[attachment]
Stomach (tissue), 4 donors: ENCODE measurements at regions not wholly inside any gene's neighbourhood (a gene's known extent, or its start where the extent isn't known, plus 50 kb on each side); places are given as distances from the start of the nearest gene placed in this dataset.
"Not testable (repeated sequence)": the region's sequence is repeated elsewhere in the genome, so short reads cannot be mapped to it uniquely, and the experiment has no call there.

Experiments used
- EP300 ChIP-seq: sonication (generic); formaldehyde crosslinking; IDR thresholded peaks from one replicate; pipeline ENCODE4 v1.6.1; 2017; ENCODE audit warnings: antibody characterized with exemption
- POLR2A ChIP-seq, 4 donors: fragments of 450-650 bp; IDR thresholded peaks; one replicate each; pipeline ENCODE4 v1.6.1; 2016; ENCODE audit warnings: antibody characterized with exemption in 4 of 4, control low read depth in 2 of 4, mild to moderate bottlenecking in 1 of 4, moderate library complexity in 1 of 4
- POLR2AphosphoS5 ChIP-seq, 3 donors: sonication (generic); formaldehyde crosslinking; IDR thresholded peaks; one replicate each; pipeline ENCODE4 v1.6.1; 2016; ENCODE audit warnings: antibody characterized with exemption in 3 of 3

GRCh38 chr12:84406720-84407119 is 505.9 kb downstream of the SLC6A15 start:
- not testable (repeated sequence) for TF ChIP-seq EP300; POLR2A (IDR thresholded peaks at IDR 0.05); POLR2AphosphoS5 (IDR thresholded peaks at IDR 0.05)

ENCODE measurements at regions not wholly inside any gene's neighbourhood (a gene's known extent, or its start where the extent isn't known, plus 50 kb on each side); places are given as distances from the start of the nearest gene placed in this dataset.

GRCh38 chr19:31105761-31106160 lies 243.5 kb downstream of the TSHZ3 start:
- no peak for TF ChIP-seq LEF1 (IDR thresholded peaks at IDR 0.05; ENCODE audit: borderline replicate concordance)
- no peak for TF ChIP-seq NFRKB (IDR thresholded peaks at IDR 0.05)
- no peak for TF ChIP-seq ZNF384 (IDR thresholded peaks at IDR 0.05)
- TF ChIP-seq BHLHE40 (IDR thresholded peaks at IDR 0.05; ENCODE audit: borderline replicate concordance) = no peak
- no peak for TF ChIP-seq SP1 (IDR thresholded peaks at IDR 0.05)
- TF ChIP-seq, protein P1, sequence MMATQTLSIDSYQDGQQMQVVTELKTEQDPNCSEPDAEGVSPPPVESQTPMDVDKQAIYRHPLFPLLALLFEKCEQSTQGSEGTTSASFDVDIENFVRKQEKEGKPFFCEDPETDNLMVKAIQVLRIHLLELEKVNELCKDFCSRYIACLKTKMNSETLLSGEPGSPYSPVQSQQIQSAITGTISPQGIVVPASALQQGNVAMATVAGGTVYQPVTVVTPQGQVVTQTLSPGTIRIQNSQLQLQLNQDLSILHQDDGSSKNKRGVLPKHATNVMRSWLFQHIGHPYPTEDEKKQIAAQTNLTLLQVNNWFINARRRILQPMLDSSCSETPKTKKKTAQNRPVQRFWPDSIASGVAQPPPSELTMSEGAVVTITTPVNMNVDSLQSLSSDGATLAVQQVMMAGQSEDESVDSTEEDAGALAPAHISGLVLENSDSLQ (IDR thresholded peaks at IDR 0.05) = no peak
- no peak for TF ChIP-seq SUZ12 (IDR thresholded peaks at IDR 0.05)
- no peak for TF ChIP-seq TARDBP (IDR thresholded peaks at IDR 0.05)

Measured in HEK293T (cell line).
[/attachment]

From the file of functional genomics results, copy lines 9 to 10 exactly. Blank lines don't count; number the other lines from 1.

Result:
ENCODE measurements at regions not wholly inside any gene's neighbourhood (a gene's known extent, or its start where the extent isn't known, plus 50 kb on each side); places are given as distances from the start of the nearest gene placed in this dataset.

GRCh38 chr19:31105761-31106160 lies 243.5 kb downstream of the TSHZ3 start: